Need to know:
Rebels might just win Syria. Don't take their word or their supporters' word for it: take Russia's.
Moscow has, for the first time, publicly acknowledged that President Bashar al-Assad's forces are losing more and more ground. And unlike the US, Turkey, the Gulf states or European nations, Russia can't be accused of wishful thinking. It can no longer rule out the Syrian opposition's victory, "unfortunately," deputy foreign minister Mikhail Bogdanov said today.
The Russian government still maintains that overthrowing Assad, its longstanding ally, would only make things worse. It is calling for dialogue to end the fighting, and has condemned other countries for formally recognizing the opposition and thereby – it says – giving up on the hope of a peaceful resolution.
You'd have to be hopeful indeed to believe that's still possible. US sources have said that Assad's forces are now using ballistic Scud missiles and even "napalm-like" bombs in a bid to wipe out their rebel opponents, and seemingly, anyone else in the way.
Want to know:
China and Japan's territorial dispute started off in the sea. Now, it's spread to the air.
Japan today accused China of violating its airspace over that island chain in the East China Sea. According to Tokyo, it's the first Chinese intrusion into Japanese airspace since at least 1958, when the military first began keeping track.
Japan promptly scrambled its fighter jets, but the Chinese aircraft was already gone. The government has since made a formal complaint to Beijing. China, meanwhile, maintains that the provocative flight path was "completely normal" – since, it says, they're China's islands, China's waters and China's airspace anyhow.
Dull but important:
There is, it seems, one thing Europe can agree on: banks need closer supervision.
EU finance ministers have reached a deal to centralize financial watchdoggery, giving the European Central Bank new powers to police the euro zone's firms. From March 2014, the ECB will take over from national supervisors and directly oversee some 200 of the single-currency area's biggest banks, with the authority to intervene in smaller ones at the first whiff of trouble.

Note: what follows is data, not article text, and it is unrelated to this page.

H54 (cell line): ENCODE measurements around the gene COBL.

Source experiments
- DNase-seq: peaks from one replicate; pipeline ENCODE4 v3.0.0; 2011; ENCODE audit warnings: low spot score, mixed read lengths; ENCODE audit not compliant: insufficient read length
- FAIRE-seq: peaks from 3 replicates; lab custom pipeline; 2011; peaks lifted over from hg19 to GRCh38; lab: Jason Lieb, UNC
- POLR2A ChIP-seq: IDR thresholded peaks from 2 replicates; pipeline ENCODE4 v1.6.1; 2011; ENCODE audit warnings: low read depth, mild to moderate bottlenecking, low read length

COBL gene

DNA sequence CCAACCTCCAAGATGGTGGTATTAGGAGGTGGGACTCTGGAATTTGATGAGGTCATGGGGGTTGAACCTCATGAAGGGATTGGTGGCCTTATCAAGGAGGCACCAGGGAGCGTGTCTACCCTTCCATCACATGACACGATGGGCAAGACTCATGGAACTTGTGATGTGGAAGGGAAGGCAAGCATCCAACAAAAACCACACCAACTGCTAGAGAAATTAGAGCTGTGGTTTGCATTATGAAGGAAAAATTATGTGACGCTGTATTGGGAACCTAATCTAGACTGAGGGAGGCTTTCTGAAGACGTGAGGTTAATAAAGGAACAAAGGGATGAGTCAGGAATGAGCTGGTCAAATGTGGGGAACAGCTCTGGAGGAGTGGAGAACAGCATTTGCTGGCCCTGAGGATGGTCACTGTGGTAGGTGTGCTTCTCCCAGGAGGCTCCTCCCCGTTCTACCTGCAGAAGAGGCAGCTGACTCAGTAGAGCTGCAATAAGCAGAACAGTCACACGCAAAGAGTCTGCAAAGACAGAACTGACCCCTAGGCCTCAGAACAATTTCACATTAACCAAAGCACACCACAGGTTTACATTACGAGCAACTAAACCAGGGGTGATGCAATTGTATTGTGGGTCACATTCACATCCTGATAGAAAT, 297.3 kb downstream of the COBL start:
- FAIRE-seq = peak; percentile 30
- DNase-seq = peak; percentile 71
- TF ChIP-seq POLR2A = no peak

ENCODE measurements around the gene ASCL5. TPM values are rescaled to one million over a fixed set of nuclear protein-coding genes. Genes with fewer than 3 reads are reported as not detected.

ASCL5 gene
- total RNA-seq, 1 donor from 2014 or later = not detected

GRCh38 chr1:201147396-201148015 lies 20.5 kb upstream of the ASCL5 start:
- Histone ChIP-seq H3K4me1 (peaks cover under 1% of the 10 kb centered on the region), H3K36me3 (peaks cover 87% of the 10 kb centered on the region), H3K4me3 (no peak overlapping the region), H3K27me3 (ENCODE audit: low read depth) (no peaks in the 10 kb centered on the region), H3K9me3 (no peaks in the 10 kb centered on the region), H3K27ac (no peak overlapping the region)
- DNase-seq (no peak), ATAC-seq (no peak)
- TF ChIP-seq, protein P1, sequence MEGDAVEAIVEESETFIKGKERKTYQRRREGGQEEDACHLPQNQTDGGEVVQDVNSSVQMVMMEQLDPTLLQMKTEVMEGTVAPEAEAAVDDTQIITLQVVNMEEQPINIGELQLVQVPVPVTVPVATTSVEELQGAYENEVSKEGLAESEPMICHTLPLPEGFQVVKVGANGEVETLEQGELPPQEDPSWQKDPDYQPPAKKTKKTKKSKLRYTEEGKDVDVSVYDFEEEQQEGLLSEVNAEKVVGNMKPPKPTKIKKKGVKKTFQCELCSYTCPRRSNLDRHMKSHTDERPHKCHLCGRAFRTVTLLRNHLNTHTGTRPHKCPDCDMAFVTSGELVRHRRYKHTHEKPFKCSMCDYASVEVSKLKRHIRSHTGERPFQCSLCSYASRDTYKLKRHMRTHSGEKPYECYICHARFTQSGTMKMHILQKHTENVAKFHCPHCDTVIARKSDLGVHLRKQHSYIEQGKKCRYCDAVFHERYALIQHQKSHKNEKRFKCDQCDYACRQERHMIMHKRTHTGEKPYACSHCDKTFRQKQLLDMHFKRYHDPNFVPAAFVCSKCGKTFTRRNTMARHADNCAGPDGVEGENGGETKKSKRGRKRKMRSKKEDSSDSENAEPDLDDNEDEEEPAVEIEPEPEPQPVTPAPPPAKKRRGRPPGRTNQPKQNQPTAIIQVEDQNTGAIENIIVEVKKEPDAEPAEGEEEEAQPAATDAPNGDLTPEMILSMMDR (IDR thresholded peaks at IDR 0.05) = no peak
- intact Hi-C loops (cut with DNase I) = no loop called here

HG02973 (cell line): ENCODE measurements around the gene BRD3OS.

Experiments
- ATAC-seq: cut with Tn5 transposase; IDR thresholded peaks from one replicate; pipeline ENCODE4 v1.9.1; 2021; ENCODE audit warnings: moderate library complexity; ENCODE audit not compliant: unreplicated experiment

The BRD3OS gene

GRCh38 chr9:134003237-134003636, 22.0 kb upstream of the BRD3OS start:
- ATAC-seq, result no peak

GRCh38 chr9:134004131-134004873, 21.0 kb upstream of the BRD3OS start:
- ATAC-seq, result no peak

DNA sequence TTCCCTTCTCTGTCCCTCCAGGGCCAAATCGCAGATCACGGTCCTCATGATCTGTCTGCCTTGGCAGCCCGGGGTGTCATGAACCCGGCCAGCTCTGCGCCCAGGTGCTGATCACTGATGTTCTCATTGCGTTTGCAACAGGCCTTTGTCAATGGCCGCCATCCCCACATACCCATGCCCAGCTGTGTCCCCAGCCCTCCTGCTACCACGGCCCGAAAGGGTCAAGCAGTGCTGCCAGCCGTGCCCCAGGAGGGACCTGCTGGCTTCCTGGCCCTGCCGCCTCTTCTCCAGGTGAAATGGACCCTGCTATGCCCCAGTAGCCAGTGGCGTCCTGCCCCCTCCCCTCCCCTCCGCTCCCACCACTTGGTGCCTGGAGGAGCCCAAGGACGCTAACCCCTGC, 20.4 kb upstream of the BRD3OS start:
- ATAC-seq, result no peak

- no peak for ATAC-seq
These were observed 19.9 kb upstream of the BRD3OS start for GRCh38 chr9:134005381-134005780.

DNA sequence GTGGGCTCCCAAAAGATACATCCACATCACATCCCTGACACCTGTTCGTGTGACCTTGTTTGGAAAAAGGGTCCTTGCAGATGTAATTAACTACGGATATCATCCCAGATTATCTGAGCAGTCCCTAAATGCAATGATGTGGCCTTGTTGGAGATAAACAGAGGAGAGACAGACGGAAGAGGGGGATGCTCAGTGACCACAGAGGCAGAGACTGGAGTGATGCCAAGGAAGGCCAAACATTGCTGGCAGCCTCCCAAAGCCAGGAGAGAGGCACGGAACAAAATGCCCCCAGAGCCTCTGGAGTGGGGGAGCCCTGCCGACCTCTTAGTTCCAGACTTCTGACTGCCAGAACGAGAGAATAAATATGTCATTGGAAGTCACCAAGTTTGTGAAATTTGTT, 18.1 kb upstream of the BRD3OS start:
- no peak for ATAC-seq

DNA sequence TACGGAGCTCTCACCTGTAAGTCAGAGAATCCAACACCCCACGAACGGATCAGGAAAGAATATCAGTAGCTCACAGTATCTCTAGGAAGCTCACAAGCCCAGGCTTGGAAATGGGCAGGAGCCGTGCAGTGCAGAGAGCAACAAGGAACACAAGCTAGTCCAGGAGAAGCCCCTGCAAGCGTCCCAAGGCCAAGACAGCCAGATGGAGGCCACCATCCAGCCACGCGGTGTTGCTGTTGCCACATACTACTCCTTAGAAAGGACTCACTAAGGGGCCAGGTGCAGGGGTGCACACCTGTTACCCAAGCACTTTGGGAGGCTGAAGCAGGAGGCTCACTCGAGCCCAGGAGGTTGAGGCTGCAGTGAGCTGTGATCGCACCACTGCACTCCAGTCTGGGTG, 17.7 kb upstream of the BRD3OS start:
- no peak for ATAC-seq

It's meant to ensure that all major banks are subject to equal, prudent regulation that should, in theory, prevent any more failures – you know, the sort that triggered the financial crash, left governments bailing out struggling lenders, and sent the euro into a tailspin. Speaking of which: the euro group has also just approved the release of tens more billions of euros' worth of aid to Greece. Make that two things they can agree on.
Bahrain. A tiny island nation, the home to a key US naval base, and, for two years now, a country gripped by an uprising to which there's still no end in sight.
In a new series, GlobalPost checks in on Bahrain's often overlooked revolt. In February 2011, inspired by the Arab Spring, tens of thousands of Bahrainis poured into the streets. The protests initially included the political opposition, labor unions, both Shiites and Sunnis, men, women, teenagers, united in their calls for democratic reform.
But now, two years, several brutal crackdowns, an inquiry and some supposed reforms later, the movement is divided. Frustrated by a lack of progress, a younger, more militant faction is threatening the moderates. What does that mean for the battle for Bahrain?
Strange but true:
What price one of Justin Bieber's testicles? A cool $2,500, according to the gang who planned to have the teenybopper kidnapped, killed and castrated.
It seems a deranged fan and convicted murderer, Dana Martin, hatched a plot from jail to have two hit men nab Bieber in between concerts in New York last month. They were to strangle and mutilate him, police said, with each goon due to receive a bounty per Bieber ball.
Now, we find Justin as annoying as the next non-pubescent, but that is really too much. Thankfully, the plot was foiled before any harm could come to Bieber. Any part of Beiber.